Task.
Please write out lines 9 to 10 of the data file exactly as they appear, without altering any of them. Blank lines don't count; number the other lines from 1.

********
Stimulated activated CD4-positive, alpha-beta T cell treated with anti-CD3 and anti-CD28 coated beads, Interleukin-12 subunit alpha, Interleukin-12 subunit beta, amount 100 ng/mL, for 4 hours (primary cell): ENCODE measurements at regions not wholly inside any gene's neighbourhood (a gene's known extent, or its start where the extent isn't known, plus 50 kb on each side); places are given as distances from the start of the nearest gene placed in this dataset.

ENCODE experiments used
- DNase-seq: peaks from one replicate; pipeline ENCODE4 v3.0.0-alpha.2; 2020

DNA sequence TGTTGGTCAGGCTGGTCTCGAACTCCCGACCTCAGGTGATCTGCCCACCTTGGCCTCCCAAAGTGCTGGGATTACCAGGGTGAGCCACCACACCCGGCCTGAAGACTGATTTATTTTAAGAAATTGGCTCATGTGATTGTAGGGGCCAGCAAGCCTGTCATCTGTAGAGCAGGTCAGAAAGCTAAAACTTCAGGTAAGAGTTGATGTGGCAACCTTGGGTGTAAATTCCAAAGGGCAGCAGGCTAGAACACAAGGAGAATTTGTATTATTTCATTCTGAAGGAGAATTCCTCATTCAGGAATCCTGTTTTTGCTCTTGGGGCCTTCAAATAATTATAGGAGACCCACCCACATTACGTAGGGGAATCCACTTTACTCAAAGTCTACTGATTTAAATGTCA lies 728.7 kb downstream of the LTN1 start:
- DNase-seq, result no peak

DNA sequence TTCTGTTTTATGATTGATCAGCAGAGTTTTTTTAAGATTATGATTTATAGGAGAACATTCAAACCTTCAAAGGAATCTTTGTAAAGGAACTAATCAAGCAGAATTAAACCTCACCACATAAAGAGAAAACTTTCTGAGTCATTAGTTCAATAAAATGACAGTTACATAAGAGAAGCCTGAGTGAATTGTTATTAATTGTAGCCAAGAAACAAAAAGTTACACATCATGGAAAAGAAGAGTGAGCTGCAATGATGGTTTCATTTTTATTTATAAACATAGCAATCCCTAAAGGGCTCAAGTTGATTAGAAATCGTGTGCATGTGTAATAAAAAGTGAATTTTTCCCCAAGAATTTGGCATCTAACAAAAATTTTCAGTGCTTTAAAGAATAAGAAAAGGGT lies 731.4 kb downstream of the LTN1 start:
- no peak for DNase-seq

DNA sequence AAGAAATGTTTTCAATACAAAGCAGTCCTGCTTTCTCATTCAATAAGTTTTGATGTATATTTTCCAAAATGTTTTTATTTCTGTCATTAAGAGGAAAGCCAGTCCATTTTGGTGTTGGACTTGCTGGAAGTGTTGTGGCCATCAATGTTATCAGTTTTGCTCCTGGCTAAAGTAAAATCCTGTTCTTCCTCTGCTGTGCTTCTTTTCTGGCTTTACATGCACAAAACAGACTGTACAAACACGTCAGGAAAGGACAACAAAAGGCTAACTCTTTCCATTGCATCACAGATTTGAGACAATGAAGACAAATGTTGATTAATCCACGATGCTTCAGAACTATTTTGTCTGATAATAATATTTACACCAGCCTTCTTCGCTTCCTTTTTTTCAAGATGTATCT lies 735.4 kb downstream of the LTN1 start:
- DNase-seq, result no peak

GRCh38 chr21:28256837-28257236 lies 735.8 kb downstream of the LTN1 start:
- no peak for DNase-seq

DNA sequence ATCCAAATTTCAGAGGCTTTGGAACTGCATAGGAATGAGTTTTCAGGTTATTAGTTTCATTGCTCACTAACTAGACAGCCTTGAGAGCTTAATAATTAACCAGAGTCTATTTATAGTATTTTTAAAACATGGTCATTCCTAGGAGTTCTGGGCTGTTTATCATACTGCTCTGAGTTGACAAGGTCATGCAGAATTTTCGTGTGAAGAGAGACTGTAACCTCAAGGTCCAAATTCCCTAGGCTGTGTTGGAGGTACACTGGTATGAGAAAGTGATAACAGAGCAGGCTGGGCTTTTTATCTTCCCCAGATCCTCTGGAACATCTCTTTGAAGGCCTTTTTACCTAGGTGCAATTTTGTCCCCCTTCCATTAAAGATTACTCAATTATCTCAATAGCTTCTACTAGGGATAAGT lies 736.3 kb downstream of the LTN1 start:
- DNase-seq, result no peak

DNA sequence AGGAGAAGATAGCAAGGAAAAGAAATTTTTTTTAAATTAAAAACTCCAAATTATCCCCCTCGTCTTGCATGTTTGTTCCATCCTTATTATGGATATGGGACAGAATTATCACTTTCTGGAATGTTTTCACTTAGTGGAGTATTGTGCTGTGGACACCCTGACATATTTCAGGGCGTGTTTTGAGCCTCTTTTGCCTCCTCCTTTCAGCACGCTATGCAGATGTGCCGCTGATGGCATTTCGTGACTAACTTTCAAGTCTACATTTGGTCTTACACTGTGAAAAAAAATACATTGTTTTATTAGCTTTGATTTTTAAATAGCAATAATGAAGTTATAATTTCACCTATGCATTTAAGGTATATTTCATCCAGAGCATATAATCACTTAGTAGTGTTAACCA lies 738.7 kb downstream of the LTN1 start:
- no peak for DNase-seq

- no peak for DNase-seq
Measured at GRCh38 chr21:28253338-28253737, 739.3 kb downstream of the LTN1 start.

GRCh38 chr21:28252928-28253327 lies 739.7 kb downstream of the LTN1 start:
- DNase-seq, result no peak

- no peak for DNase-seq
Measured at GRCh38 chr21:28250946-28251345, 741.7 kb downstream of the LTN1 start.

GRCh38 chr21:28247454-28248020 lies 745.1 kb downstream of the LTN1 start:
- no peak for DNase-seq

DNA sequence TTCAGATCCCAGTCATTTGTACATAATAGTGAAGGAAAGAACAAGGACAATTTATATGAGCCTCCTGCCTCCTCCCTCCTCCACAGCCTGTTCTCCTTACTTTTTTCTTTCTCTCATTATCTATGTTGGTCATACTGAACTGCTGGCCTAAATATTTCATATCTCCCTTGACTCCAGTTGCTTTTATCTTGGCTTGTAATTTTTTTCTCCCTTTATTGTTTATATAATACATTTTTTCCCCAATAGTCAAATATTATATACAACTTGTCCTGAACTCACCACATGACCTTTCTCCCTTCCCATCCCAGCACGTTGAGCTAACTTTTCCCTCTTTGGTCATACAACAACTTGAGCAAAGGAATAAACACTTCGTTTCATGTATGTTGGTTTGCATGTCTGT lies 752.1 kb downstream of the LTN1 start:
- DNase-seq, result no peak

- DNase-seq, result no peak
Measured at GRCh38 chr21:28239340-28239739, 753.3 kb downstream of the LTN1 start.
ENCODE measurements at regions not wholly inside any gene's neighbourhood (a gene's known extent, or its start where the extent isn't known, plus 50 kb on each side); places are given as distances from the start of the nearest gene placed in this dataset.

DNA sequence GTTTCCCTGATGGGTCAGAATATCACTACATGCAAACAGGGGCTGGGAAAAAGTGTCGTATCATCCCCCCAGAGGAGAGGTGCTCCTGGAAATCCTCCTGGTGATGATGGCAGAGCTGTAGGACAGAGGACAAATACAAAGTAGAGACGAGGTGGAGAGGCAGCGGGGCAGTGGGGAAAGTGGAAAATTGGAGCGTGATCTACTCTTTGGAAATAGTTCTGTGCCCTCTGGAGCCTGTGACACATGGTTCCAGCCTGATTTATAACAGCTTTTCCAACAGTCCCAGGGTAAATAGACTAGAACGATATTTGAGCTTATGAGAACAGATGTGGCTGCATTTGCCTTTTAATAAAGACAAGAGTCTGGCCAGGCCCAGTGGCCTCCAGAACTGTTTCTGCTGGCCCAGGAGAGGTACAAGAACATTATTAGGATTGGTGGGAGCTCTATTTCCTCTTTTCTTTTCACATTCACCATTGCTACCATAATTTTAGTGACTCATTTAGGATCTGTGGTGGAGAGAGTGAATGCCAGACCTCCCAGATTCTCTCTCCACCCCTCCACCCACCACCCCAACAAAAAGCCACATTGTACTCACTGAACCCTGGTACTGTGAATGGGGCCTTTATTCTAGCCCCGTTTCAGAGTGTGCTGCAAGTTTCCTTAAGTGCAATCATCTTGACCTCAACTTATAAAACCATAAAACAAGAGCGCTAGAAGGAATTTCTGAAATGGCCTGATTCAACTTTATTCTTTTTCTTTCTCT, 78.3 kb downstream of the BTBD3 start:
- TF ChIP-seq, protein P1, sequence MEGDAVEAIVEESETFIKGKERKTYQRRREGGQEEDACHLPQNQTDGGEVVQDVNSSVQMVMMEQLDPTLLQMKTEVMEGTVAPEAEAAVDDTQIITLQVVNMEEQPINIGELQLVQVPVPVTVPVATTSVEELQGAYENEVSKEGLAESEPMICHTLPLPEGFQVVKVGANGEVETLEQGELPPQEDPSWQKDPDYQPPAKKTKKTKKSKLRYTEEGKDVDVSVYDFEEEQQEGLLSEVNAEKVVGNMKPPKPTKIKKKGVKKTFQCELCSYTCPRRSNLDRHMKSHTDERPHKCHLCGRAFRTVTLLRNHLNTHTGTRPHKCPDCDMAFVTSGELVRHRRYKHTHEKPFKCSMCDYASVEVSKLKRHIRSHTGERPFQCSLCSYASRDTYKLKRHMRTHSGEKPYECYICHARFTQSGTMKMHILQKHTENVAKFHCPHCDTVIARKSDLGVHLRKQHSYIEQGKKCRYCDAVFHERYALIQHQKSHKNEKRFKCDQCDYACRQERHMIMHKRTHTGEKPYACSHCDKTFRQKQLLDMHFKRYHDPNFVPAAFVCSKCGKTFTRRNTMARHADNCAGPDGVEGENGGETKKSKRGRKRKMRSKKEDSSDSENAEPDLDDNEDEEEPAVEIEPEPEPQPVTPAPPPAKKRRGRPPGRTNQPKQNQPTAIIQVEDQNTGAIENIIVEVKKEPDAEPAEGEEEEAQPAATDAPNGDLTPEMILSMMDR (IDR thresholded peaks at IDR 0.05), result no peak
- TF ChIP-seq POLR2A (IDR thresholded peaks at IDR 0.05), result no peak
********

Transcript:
- DNase-seq, result no peak

GRCh38 chr21:28256837-28257236 lies 735.8 kb downstream of the LTN1 start: